BLUE Carnivora Dog Food Review
Woof Whiskers Rating - 8.8/10
Carnivora is a completely new line of dog food from BLUE focusing on high protein and fat contents. While the nutrients in this dog food are fantastic, the high price tag may be a dealbreaker for some dog owners.
Blue Buffalo is one of the biggest names in dry dog food. In 2018, they were estimated to be the 5th largest dog food vendor in the United States, so they know a thing or two about the dog food industry! That’s why their new Carnivora product line is so interesting – it’s a major shift from how large dog food companies have formulated their products up until this point.
Blue Carnivora is a meat-first, high protein and fat line of dog food. By comparison to Blue’s Life Protection Formula, the Carnivora line has more than 75% more protein and 45% more fat!
Protein, Fats, and Carbs in Dog Food
High-protein dog foods are desirable for a few reasons. First, proteins and fats are very important to the canine diet. If you think about what our pets’ wild ancestors or modern wolves eat, you’d be hard pressed to find major sources of carbohydrates in their diets. So why feed your dog a dog food that has ~50% of the calories from carbohydrate sources?
Which dog food brand is best for your pup?
Up until now, if you bought from major dog food brands you were likely at least 40-50% carbohydrate calories. The Blue Life Protection Formula gets 47% of its calories from carbs on a dry matter basis. The reason why carbs are so popular in dog foods is because they’re cheap filler that dogs can tolerate and keeps prices down.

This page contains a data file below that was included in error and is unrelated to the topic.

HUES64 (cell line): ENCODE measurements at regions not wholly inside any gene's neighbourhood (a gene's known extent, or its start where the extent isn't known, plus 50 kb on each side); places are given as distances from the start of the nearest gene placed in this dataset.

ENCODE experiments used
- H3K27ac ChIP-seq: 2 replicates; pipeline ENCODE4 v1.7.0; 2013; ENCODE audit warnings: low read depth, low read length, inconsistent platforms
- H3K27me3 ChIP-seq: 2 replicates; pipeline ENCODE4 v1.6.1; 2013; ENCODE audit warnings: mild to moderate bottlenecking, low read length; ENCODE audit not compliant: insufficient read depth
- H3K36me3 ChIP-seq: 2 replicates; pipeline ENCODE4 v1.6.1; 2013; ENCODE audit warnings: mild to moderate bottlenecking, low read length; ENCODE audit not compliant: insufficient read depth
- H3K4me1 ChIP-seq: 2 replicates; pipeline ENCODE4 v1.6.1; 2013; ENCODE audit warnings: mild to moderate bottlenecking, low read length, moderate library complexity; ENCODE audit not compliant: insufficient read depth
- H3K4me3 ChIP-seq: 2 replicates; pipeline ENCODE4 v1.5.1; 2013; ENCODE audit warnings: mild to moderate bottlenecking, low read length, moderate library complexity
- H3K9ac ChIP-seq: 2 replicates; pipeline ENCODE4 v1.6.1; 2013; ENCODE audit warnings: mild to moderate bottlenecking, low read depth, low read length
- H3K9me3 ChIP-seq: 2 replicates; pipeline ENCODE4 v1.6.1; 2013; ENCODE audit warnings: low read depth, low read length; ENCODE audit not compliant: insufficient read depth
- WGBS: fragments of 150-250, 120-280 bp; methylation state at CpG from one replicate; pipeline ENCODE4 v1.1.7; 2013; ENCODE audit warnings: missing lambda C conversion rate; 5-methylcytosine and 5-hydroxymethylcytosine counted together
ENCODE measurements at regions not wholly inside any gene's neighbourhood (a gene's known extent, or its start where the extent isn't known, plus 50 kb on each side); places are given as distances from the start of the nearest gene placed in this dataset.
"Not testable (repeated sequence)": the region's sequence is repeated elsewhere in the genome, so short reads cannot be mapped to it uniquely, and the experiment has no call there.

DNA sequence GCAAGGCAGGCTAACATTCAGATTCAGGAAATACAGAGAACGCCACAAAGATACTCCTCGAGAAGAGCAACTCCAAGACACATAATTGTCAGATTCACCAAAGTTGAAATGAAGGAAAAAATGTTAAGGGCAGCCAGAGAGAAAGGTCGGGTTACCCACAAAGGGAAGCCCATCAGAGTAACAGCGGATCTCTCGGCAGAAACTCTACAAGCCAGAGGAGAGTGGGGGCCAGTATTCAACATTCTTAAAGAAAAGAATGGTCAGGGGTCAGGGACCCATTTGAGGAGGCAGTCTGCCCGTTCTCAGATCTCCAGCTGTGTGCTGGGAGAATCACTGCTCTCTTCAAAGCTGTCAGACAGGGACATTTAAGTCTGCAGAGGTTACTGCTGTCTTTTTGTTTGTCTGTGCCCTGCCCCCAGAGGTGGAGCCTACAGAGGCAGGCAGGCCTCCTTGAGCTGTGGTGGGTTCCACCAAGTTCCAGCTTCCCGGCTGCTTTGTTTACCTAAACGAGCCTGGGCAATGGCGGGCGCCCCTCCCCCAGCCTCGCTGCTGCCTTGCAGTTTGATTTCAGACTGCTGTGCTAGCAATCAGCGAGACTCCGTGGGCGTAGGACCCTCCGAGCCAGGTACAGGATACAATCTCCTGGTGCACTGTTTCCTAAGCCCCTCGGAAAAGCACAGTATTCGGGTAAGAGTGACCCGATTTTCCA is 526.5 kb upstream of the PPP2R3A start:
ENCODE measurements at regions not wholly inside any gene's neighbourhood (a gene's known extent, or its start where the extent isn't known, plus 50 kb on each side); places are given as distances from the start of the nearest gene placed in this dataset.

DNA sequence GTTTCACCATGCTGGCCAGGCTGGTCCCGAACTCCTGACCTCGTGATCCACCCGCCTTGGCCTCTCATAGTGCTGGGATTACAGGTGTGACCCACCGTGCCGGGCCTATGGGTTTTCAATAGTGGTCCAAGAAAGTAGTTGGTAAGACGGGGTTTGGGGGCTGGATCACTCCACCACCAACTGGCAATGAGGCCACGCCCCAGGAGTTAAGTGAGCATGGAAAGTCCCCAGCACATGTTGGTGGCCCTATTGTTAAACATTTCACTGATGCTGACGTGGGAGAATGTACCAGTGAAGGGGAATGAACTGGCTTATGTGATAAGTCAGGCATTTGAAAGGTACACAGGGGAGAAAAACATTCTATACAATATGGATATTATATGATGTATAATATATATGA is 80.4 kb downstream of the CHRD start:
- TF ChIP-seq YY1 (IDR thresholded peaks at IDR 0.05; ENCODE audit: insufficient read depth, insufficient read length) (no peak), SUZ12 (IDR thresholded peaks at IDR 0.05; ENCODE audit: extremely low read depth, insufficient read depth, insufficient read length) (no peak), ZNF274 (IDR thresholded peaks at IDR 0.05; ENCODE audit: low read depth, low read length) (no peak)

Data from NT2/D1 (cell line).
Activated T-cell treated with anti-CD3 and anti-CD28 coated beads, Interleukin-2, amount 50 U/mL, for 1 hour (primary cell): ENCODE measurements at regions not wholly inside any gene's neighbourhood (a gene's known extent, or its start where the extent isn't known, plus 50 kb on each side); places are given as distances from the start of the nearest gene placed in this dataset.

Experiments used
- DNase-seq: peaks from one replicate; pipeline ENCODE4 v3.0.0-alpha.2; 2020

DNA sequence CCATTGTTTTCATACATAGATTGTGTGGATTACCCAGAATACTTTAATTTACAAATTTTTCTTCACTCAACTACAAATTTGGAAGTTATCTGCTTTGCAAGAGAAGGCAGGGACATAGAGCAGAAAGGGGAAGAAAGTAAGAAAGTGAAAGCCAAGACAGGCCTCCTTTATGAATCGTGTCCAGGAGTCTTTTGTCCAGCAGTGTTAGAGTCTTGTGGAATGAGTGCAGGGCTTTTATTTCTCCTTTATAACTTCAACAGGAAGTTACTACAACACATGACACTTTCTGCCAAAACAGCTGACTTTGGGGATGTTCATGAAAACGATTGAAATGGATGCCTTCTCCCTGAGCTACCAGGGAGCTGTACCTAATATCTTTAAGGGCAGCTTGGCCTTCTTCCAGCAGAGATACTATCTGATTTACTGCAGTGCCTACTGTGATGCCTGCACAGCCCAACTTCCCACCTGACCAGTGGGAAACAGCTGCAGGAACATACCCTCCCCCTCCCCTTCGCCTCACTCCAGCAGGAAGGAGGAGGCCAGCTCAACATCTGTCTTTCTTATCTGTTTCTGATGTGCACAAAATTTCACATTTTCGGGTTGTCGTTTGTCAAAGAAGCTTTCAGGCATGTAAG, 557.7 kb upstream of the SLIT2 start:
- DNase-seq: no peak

Now with the Carnivora product line, Blue is shaking things up. The Woodland Blend formula we’re review here for instance has 47% protein, 22% fat, and 23% carbohydrates calories! Psst – wondering why those don’t add to 100%? Check out our guide to dog food labels.
What’s even more impressive is that 90% of the protein in this dog food come from animal sources! Recently, dog food companies have been adding cheap pea protein to their dog foods which up the protein content, but peas lack the full amino acids that meats have so they aren’t as useful for your dog.
All of this protein of course comes at a cost. Let’s take a deeper dive into the Blue Carnivora dog food line by first examining the ingredients.
Quality of Ingredients
All Blue dog food products are manufactured in the United States, but the company makes no claims as to where they source their ingredients from. If knowing all the ingredients in your dog’s food are from the United States or North America, you may want to check out something like Acana.
Full Ingredients and Analysis
Analyzing the first 10 ingredients in a dog food is a great way to understand the overall nutrient content of the dog food because AAFCO requires all dog food ingredients to be listed in order of predominance by their weight. Here’s a closer look at what’s inside Blue Carnivora Woodland Blend.